It’s always a good idea to get out front and frame the debate. A presidential pardon for Scooter Libby is being framed as being opposed to the rule of law. But the law includes the pardon process. Powerline has the relevant quote from Alexander Hamilton (and other interesting thoughts on the subject).
Read the whole item, but meanwhile here’s Hamilton:
“The criminal code of every country partakes so much of necessary severity, that without an easy access to exceptions in favor of unfortunate guilt, justice would wear a countenance too sanguinary and cruel. As the sense of responsibility is always strongest, in proportion as it is undivided, it may be inferred that a single man would be most ready to attend to the force of those motives which might plead for a mitigation of the rigor of the law, and least apt to yield to considerations which were calculated to shelter a fit object of its vengeance. The reflection that the fate of a fellow-creature depended on his sole fiat, would naturally inspire scrupulousness and caution; the dread of being accused of weakness or connivance, would beget equal circumspection, though of a different kind.”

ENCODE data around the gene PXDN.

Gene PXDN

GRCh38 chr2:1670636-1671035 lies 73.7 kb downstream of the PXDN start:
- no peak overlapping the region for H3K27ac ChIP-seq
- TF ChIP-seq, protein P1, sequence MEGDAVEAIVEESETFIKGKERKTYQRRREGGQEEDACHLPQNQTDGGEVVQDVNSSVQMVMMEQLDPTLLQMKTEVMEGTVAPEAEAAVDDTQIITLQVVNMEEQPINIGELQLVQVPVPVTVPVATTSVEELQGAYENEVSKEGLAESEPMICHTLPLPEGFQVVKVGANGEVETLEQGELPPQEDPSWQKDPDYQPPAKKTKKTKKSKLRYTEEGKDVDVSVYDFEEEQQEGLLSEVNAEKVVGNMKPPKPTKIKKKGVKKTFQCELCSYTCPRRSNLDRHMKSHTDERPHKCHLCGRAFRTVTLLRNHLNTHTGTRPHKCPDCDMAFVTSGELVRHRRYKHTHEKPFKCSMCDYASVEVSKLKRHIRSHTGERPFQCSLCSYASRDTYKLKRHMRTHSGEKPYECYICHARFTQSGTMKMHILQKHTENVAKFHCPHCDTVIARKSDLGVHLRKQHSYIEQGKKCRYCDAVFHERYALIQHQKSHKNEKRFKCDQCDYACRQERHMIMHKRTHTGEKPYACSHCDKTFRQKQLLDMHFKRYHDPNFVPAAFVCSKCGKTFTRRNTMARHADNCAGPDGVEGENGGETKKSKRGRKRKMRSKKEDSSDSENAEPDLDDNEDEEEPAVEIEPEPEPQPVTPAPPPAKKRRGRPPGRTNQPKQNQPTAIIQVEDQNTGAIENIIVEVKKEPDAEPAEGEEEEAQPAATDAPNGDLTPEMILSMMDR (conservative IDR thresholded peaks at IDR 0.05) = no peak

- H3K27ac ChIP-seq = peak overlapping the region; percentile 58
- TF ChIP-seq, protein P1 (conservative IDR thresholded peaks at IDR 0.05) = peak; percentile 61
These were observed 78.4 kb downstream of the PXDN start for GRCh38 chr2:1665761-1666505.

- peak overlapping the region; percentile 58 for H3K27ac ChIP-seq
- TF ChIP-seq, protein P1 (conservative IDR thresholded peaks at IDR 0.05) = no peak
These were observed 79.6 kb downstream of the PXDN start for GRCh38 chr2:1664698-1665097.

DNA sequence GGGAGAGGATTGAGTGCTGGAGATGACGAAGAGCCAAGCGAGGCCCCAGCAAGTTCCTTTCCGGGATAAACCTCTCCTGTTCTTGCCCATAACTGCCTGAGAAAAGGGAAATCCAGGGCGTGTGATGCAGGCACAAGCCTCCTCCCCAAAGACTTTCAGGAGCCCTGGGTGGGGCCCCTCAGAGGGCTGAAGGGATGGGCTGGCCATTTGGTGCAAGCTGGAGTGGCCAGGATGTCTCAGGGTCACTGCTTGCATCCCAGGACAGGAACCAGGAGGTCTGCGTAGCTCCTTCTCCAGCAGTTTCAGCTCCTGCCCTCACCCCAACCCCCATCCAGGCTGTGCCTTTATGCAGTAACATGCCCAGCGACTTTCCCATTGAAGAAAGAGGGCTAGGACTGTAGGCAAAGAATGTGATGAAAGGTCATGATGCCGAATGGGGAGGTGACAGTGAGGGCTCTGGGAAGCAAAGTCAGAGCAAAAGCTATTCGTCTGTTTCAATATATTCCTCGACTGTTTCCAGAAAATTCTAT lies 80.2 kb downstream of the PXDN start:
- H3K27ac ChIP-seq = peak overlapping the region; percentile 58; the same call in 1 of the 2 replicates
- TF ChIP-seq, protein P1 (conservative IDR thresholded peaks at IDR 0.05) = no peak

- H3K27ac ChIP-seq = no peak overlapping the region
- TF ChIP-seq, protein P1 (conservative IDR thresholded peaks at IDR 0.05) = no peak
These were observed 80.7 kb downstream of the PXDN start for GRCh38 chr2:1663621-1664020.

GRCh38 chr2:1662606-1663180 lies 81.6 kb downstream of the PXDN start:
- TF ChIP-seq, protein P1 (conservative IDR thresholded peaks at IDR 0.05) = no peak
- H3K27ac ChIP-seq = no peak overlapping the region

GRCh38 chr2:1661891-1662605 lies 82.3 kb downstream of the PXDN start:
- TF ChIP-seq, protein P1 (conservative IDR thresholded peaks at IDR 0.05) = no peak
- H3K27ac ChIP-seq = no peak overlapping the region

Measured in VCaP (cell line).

And, of course, as Fouad Ajami points out in today’s Wall Street Journal, this case was never about the niceties of the law:
“This case has been, from the start, about the Iraq war and its legitimacy. Judge Walton came to it late; before him were laid bare the technical and narrowly legalistic matters of it. But you possess a greater knowledge of this case, a keen sense of the man caught up in this storm, and of the great contest and tensions that swirl around the Iraq war. To Scooter’s detractors, and yours, it was the ‘sin’ of that devoted public servant that he believed in the nobility of this war, that he did not trim his sails, and that he didn’t duck when the war lost its luster.”